Chinese Government Reiterates Stance on Property Curbs as Tension Grows

As tensions rise between local Chinese authorities and central government over the property curbs, Premier Wen Jiabao has reiterated that China will continue with the curbs until housing is brought down to a reasonable price...

As tensions rise between local Chinese authorities and central government over the property curbs, Premier Wen Jiabao has reiterated that China will continue with the curbs until housing is brought down to a reasonable price.

Speaking at the opening of the annual parliamentary session Monday Jiabao said:

"We will strictly implement and gradually improve policies and measures for discouraging speculative or investment-driven housing demand, build on progress made in regulating the real estate market," said Wen when delivering his government work report at the Fifth Session of the 11th National People's Congress (NPC).

The government will also work to develop low-income housing, aiming to basically complete five million units and start construction on over seven million units, ensuring they are built to a high standard, he said.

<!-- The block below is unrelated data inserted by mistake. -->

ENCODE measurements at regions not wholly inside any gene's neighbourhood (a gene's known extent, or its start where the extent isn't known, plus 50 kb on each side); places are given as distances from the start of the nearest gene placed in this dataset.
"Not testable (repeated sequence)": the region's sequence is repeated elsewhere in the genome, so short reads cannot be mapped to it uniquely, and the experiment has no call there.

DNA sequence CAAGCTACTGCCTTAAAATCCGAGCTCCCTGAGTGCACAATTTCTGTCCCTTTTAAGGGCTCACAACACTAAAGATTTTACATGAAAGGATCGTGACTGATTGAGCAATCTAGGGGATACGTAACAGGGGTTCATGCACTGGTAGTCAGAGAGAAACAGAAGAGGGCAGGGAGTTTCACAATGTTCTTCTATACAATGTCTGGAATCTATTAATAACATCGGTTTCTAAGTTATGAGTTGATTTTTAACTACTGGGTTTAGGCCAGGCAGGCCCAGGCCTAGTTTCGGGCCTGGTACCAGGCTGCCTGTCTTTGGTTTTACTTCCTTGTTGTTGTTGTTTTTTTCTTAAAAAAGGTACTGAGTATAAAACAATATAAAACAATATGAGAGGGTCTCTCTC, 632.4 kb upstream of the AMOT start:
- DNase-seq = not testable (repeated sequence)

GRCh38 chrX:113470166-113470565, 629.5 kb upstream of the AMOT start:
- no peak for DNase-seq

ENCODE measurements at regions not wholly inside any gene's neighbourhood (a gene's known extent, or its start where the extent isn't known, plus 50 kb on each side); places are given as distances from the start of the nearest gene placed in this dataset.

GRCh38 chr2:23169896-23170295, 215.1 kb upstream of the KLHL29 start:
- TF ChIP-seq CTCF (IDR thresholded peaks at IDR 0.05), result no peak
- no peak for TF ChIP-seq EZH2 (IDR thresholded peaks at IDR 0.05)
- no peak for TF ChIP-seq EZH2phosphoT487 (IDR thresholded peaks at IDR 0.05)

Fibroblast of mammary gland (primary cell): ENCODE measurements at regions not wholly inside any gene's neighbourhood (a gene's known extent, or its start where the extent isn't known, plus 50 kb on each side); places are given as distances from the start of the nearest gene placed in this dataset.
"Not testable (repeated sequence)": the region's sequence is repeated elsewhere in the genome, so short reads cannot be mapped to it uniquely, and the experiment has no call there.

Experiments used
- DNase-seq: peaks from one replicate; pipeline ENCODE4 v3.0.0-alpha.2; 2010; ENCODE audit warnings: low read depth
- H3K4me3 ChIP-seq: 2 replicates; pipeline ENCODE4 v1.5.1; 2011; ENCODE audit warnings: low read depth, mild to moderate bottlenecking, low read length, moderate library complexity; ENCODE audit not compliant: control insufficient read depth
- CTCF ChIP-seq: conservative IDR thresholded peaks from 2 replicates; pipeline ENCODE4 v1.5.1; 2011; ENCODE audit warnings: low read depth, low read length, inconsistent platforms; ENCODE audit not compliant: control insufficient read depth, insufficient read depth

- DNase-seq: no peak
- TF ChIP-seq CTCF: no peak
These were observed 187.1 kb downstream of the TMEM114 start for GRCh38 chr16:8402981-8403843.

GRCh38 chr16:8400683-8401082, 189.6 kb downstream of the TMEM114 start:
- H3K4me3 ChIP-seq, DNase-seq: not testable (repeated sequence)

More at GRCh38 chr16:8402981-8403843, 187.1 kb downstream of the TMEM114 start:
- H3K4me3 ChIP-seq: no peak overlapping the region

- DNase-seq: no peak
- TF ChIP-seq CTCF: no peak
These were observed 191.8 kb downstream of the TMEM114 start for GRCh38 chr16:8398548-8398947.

In 2011 China vowed to build 36 million affordable homes by 2015. In 2011 it started construction on 10 million such homes, making it a doable target if all continues according to plan.

In recent weeks several local authorities have made attempts to tentatively ease back on the curbs, but in each case the central government has came down hard to ensure that the wall is quickly put back up so to speak.

The measures, which include increased down-payments, a ban on lending for third home purchases, trial taxes and more have now completely stopped price growth in the Chinese housing market as of January. Official National Bureau of Statistics data shows that in January prices grew in none of the 70 cities analysed. This is compared to last January when prices grew in 60 out of the 70 cities.

"The buying restriction is not likely to be abolished in a short term," said Guo Songhai, a professor with Shandong University of Finance and Economics, who expected the withdrawal to take place only with further improved government policies and a reasonable decline in home prices.

- Thursday 08 March 2012

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